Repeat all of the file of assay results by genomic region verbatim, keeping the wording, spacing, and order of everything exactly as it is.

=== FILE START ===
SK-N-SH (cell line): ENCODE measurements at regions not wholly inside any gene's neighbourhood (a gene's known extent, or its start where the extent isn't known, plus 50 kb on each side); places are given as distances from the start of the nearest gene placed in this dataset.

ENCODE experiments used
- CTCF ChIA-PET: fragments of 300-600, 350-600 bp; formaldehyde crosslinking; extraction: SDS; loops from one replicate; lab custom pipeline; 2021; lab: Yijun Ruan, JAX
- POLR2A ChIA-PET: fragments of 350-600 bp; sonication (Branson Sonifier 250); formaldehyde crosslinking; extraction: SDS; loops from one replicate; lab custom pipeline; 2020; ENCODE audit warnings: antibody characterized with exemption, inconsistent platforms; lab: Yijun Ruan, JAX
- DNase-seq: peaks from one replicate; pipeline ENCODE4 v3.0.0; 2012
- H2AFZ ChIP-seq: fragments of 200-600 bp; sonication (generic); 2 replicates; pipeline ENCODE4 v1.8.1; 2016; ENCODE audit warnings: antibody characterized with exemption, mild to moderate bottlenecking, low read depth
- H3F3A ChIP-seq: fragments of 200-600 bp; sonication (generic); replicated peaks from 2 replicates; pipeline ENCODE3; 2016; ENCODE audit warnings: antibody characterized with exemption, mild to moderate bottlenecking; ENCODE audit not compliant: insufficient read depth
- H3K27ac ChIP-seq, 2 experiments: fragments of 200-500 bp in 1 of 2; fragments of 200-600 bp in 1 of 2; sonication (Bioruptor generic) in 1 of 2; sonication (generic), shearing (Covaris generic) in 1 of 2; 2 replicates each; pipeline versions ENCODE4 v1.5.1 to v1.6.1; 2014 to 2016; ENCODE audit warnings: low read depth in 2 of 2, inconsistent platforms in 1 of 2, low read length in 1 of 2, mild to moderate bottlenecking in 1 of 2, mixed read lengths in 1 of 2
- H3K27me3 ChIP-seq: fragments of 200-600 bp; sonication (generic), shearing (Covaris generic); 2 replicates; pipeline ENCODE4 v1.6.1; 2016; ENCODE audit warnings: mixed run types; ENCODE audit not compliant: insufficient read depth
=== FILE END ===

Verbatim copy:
SK-N-SH (cell line): ENCODE measurements at regions not wholly inside any gene's neighbourhood (a gene's known extent, or its start where the extent isn't known, plus 50 kb on each side); places are given as distances from the start of the nearest gene placed in this dataset.

ENCODE experiments used
- CTCF ChIA-PET: fragments of 300-600, 350-600 bp; formaldehyde crosslinking; extraction: SDS; loops from one replicate; lab custom pipeline; 2021; lab: Yijun Ruan, JAX
- POLR2A ChIA-PET: fragments of 350-600 bp; sonication (Branson Sonifier 250); formaldehyde crosslinking; extraction: SDS; loops from one replicate; lab custom pipeline; 2020; ENCODE audit warnings: antibody characterized with exemption, inconsistent platforms; lab: Yijun Ruan, JAX
- DNase-seq: peaks from one replicate; pipeline ENCODE4 v3.0.0; 2012
- H2AFZ ChIP-seq: fragments of 200-600 bp; sonication (generic); 2 replicates; pipeline ENCODE4 v1.8.1; 2016; ENCODE audit warnings: antibody characterized with exemption, mild to moderate bottlenecking, low read depth
- H3F3A ChIP-seq: fragments of 200-600 bp; sonication (generic); replicated peaks from 2 replicates; pipeline ENCODE3; 2016; ENCODE audit warnings: antibody characterized with exemption, mild to moderate bottlenecking; ENCODE audit not compliant: insufficient read depth
- H3K27ac ChIP-seq, 2 experiments: fragments of 200-500 bp in 1 of 2; fragments of 200-600 bp in 1 of 2; sonication (Bioruptor generic) in 1 of 2; sonication (generic), shearing (Covaris generic) in 1 of 2; 2 replicates each; pipeline versions ENCODE4 v1.5.1 to v1.6.1; 2014 to 2016; ENCODE audit warnings: low read depth in 2 of 2, inconsistent platforms in 1 of 2, low read length in 1 of 2, mild to moderate bottlenecking in 1 of 2, mixed read lengths in 1 of 2
- H3K27me3 ChIP-seq: fragments of 200-600 bp; sonication (generic), shearing (Covaris generic); 2 replicates; pipeline ENCODE4 v1.6.1; 2016; ENCODE audit warnings: mixed run types; ENCODE audit not compliant: insufficient read depth